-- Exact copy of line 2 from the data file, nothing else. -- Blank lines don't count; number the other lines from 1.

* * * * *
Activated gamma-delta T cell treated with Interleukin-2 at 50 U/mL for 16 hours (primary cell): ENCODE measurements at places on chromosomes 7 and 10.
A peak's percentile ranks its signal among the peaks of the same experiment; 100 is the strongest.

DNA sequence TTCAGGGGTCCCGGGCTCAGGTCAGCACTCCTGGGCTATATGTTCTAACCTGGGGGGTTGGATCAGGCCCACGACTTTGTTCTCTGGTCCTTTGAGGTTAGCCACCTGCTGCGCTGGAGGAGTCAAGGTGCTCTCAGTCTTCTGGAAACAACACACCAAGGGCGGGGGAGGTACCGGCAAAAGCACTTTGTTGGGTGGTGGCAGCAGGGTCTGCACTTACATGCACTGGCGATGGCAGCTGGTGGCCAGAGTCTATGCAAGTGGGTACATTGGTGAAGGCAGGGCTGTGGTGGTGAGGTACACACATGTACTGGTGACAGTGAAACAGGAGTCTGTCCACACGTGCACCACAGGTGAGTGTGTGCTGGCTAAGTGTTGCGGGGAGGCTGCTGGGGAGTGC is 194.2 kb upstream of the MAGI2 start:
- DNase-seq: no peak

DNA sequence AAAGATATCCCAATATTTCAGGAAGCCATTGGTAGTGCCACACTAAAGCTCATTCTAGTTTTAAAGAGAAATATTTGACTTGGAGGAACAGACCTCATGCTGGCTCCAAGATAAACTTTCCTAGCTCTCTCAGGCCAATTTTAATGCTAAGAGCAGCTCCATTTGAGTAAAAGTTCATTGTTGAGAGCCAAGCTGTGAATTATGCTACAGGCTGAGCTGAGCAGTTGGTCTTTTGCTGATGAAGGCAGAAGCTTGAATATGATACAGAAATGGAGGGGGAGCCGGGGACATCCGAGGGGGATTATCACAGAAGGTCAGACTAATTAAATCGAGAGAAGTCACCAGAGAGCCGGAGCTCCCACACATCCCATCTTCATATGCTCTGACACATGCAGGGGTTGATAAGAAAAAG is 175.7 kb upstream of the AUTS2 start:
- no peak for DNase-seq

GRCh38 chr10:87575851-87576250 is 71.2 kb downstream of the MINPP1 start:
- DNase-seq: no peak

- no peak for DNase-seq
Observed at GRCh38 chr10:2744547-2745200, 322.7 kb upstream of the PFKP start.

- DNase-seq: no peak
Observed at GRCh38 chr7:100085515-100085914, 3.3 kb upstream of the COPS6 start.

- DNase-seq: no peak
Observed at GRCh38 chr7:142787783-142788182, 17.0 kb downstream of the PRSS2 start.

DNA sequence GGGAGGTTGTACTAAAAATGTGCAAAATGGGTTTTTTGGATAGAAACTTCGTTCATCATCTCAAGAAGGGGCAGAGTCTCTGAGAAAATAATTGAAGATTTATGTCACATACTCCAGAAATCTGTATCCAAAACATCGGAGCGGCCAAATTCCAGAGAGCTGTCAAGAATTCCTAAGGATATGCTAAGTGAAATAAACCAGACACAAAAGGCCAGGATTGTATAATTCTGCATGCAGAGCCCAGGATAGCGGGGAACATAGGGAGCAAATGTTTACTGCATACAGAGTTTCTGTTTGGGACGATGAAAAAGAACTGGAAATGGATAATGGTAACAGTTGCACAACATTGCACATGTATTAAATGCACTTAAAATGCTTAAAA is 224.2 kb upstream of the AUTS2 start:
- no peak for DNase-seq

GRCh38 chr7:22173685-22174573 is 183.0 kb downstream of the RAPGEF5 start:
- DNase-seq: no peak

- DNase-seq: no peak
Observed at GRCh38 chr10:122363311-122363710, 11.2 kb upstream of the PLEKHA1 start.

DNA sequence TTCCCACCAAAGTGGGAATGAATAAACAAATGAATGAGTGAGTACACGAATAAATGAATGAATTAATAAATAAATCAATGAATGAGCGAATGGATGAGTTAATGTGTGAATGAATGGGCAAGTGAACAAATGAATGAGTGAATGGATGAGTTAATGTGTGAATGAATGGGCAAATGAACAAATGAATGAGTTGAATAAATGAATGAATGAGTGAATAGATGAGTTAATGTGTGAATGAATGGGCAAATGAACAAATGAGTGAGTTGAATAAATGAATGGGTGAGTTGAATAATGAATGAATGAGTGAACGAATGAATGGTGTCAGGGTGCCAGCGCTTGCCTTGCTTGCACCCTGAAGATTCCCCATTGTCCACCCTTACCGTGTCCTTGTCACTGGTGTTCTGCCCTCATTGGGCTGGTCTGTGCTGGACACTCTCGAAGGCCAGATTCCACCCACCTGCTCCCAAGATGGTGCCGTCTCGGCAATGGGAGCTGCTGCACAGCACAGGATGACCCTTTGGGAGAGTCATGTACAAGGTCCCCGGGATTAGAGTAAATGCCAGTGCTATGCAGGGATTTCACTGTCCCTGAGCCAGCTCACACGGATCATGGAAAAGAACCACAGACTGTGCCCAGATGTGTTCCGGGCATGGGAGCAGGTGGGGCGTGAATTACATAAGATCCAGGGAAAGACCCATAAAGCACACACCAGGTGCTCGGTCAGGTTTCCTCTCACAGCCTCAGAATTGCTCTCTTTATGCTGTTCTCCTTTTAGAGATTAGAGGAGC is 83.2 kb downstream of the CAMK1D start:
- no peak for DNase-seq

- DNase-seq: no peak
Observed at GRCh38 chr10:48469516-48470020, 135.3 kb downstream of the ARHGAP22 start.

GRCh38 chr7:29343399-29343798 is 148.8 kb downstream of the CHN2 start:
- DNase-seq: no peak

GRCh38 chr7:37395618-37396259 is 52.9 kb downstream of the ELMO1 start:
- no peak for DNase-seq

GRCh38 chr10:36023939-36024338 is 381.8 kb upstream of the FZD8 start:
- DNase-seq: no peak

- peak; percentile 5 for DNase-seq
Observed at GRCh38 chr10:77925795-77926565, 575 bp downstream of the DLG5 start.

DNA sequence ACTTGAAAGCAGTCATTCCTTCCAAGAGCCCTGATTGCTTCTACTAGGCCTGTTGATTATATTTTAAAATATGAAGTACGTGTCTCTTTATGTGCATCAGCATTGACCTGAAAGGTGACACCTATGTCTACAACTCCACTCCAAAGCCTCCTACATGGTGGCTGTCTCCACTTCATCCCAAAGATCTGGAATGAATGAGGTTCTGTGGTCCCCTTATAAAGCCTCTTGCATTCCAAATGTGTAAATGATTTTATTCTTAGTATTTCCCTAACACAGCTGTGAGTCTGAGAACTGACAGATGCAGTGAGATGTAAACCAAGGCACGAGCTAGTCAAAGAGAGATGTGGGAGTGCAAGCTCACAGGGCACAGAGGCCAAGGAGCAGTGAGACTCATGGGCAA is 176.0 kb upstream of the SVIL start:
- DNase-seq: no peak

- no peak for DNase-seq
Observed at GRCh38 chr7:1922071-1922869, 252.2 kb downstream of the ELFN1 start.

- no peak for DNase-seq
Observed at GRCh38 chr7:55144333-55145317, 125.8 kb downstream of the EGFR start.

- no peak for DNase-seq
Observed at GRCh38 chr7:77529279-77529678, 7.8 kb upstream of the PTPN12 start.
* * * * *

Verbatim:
A peak's percentile ranks its signal among the peaks of the same experiment; 100 is the strongest.